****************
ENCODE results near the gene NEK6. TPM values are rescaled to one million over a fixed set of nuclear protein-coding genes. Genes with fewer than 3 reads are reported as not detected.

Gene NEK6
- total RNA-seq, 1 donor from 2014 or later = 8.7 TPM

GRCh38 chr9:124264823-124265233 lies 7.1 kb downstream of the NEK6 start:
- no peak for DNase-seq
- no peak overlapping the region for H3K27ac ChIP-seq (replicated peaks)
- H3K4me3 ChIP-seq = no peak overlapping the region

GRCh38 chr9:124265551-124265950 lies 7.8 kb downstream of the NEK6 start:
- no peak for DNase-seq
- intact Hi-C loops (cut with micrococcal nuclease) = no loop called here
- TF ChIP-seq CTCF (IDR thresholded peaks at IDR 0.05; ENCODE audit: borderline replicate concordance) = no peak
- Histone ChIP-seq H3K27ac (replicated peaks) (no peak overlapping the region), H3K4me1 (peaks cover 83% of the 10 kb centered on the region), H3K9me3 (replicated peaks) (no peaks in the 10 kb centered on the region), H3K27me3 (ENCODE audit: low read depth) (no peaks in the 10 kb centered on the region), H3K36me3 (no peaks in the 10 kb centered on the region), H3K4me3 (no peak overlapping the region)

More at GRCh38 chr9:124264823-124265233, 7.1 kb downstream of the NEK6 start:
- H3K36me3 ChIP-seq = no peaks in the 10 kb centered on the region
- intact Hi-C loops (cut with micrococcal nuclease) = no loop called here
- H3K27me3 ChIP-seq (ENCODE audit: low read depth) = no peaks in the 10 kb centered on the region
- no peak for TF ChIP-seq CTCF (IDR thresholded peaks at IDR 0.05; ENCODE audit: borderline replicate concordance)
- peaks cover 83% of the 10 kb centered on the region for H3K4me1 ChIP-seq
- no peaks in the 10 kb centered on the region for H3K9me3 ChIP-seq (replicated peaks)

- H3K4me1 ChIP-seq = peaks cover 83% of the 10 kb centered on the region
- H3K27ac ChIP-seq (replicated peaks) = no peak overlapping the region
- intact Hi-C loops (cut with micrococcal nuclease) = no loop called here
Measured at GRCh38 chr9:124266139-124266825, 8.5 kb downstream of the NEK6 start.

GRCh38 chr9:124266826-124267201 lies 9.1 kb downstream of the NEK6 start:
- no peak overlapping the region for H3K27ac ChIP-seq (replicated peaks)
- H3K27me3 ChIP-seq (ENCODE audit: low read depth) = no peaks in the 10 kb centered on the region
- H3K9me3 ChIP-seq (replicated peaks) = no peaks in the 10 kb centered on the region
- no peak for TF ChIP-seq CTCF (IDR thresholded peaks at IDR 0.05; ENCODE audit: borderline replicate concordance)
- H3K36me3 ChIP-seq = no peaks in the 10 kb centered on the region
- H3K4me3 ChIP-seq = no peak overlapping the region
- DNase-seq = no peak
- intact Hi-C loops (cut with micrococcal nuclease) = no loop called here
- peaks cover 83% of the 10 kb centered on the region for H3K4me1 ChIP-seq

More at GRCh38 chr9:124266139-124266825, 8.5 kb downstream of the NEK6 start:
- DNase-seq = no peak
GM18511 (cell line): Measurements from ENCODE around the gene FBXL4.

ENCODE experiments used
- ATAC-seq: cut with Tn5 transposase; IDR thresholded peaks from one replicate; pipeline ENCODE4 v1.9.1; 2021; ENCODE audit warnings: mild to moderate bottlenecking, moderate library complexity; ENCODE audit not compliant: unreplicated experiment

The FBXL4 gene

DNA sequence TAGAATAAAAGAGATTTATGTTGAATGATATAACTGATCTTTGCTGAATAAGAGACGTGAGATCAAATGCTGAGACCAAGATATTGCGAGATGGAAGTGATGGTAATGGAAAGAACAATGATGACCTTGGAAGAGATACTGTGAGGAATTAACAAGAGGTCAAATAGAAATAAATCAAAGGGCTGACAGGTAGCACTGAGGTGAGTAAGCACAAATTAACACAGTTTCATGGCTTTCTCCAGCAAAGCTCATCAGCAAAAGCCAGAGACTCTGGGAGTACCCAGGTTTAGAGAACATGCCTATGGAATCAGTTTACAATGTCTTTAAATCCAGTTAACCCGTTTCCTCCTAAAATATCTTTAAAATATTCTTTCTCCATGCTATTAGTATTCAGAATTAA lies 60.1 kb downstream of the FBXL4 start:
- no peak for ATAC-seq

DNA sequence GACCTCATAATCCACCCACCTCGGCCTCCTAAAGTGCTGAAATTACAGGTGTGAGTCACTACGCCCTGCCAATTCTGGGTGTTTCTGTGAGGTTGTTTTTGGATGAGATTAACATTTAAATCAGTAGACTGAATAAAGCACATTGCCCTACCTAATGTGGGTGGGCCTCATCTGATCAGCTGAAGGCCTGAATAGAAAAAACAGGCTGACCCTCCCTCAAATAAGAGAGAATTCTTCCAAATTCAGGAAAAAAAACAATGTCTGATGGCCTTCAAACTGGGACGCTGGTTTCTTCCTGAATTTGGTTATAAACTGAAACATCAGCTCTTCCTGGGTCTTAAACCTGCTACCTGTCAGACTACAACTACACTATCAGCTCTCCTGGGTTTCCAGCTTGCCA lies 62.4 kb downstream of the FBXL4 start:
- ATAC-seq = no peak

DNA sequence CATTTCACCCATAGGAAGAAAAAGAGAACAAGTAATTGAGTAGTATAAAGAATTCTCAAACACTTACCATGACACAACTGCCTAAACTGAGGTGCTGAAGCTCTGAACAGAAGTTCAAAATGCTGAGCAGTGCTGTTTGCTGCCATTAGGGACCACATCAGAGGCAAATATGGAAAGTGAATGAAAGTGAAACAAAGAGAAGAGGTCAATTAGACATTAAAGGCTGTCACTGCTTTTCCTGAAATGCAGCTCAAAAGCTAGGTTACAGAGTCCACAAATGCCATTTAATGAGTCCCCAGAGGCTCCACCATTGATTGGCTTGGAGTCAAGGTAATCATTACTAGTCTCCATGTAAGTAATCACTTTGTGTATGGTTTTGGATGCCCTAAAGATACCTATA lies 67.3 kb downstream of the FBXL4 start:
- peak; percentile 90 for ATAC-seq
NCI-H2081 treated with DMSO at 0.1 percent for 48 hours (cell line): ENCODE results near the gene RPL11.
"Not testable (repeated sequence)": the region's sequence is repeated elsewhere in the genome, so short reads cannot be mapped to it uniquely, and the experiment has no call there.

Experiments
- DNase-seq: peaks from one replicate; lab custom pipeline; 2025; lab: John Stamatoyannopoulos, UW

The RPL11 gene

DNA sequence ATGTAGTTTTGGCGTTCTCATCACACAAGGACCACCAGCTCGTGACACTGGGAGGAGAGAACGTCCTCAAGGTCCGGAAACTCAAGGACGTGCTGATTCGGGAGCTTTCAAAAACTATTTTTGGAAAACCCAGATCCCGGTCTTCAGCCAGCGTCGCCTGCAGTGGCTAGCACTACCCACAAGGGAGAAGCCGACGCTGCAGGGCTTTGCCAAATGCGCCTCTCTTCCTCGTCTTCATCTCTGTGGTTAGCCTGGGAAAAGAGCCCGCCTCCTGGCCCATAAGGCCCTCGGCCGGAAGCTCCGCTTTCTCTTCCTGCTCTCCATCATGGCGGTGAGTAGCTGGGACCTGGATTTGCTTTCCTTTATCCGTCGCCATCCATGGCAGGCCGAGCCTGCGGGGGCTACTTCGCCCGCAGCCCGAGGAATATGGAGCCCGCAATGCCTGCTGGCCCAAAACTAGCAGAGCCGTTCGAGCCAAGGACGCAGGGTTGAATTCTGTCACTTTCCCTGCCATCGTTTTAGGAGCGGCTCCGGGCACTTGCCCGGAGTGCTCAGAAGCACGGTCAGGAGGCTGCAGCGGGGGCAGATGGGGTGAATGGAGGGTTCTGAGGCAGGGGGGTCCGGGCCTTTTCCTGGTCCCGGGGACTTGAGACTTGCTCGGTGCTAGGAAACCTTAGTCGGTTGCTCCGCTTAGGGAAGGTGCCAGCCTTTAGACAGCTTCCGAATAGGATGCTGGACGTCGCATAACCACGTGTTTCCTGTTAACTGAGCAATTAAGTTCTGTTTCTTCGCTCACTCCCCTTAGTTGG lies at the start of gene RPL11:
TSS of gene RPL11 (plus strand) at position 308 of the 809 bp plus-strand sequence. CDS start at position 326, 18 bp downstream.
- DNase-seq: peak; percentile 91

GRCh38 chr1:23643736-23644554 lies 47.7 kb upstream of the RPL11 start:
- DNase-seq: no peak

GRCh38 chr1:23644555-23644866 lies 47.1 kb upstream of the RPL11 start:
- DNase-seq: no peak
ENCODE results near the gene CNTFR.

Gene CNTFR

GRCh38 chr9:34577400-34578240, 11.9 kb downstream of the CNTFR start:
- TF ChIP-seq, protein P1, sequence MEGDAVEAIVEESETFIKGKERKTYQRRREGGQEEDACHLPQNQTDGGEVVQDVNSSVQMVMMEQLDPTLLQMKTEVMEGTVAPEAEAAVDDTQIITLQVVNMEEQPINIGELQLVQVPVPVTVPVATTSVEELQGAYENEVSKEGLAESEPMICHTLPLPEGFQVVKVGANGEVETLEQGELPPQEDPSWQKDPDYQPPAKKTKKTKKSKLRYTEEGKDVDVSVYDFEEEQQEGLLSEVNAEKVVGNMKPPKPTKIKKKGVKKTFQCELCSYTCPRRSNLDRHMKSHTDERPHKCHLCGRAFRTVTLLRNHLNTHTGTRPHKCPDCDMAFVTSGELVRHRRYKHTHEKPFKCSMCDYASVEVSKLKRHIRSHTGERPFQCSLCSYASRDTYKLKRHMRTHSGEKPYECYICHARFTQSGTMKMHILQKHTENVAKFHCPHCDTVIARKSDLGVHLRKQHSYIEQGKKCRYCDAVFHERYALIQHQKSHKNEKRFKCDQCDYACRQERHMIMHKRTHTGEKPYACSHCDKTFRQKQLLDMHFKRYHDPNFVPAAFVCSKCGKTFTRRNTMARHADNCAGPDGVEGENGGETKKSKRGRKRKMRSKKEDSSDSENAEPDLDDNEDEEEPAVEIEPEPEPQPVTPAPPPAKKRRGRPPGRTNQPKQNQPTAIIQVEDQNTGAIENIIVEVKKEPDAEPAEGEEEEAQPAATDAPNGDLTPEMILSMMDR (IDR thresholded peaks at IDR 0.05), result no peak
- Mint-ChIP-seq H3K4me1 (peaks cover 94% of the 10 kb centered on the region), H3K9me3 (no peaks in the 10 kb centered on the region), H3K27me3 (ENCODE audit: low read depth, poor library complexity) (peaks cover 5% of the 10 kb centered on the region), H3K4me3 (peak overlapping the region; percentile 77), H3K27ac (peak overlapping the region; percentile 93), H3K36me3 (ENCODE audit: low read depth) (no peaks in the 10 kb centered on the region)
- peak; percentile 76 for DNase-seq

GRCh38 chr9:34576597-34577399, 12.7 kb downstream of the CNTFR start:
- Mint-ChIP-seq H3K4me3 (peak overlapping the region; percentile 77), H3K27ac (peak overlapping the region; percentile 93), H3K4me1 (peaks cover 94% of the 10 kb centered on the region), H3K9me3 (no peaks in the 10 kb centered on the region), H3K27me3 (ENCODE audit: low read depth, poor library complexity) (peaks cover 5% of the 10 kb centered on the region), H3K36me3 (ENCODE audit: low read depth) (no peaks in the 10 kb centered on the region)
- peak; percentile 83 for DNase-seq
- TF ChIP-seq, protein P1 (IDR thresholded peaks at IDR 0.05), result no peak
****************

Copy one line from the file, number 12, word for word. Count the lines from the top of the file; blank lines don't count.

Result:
- Histone ChIP-seq H3K27ac (replicated peaks) (no peak overlapping the region), H3K4me1 (peaks cover 83% of the 10 kb centered on the region), H3K9me3 (replicated peaks) (no peaks in the 10 kb centered on the region), H3K27me3 (ENCODE audit: low read depth) (no peaks in the 10 kb centered on the region), H3K36me3 (no peaks in the 10 kb centered on the region), H3K4me3 (no peak overlapping the region)